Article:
On March 18, Richard Sheridan of Menlo Innovations and author of Joy, Inc. How We Built a Workplace People Love delivered an amazing presentation at the Novi, MI Civic Center. Menlo is a true ‘Made in Michigan’ success story as the co-founder was born and raised in Romeo, Michigan and his unique software design and development company is located in Ann Arbor.
Having personally spent nearly two decades trying to comprehend software engineer-speak in a variety of interactive marketing and project management roles, I was blown away by this articulate ‘Geek’s’ story of glory. Sheridan started Menlo Innovations in 2009 after the tech bust. The company designs and builds custom software with unconventional methods. Thousands tour the headquarters annually to observe this powerhouse’s core practices—High-Tech Anthropology®, paired programming, and working in an open and collaborative environment.
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Jettison formalities– Sheridan –CEO and Chief Storyteller, turned formalities upside-down in order to end human suffering at work. When describing his transition between workplaces prior to co-founding Menlo, he likened it to, “Getting a lot of stuff started, but nothing done in chaotic environments (and moving) to the land of never getting started,” due to bureaucracy.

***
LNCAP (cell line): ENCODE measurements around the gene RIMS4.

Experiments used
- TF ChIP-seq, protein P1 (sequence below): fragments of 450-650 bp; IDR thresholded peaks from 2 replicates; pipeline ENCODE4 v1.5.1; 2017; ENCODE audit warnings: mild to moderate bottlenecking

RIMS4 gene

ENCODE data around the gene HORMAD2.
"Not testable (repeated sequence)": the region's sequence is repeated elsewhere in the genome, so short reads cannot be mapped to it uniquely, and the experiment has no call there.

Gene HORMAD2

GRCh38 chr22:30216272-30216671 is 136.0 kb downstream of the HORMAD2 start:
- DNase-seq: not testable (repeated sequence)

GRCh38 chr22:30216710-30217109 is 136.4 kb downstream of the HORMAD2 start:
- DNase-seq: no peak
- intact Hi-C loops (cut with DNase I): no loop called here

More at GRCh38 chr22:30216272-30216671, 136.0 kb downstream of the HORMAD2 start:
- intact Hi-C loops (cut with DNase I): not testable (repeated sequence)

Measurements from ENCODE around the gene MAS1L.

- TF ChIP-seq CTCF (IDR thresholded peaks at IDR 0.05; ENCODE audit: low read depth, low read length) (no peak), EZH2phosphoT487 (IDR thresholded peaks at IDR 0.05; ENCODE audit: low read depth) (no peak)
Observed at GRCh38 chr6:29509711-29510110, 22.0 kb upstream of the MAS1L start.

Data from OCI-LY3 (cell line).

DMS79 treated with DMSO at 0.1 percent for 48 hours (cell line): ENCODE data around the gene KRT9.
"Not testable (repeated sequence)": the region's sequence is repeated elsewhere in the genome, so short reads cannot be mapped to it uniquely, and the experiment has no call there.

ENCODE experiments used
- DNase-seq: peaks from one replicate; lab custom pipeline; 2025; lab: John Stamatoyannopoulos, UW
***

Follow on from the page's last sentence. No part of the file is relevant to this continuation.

Menlo’s mission as an organization is to end human suffering in the world as it relates to technology™. In theory, this sounds beautiful. In most applications, it seems impossible, however there is no human suffering at Menlo Innovations. No meetings nor need to login from home in the evenings or on weekends—alas the 40 hour work-week is standard at Menlo. No Program Management Office requiring loads of project specifications and Gantt charts in three-ring-binders simply to evaluate the viability of a project before its approval and budget allocation. No formal interviewing, checking email while on vacation, and other banes of human existence.
Open up– Sheridan implores agents of change to, “Tear down the walls,” meaning to literally break-down the walls of cubicle nation and also figuratively by eliminating divisions in labor and organizational hierarchy. Cross-departmental communication is not an issue because everyone sits across from each other and is encouraged to communicate openly. Many companies invest in building an open workplace, however Sheridan takes it a step further stating, “Don’t just build an open workplace. Fit the workplace to the culture.”
Sheridan puts Dale Carnegie’s Principle #17– ‘Try honestly to see things from the other person’s point of view,’ to work. Coupling team members and rotating them weekly enables all employees to learn from each other’s experience and gain new perspectives. It also fosters creativity and ignites ‘AHA!’ moments.
Yield often– Sheridan implores employees to present new ideas across the board—from extreme programming to forgoing project management software and opting for project-specific grids of sticky notes so everyone is literally ‘on the same page.’ If employees want to rearrange the workspace, they simply do it. Babies and dogs are welcome—another testament to this unconventional yet highly joyful workplace.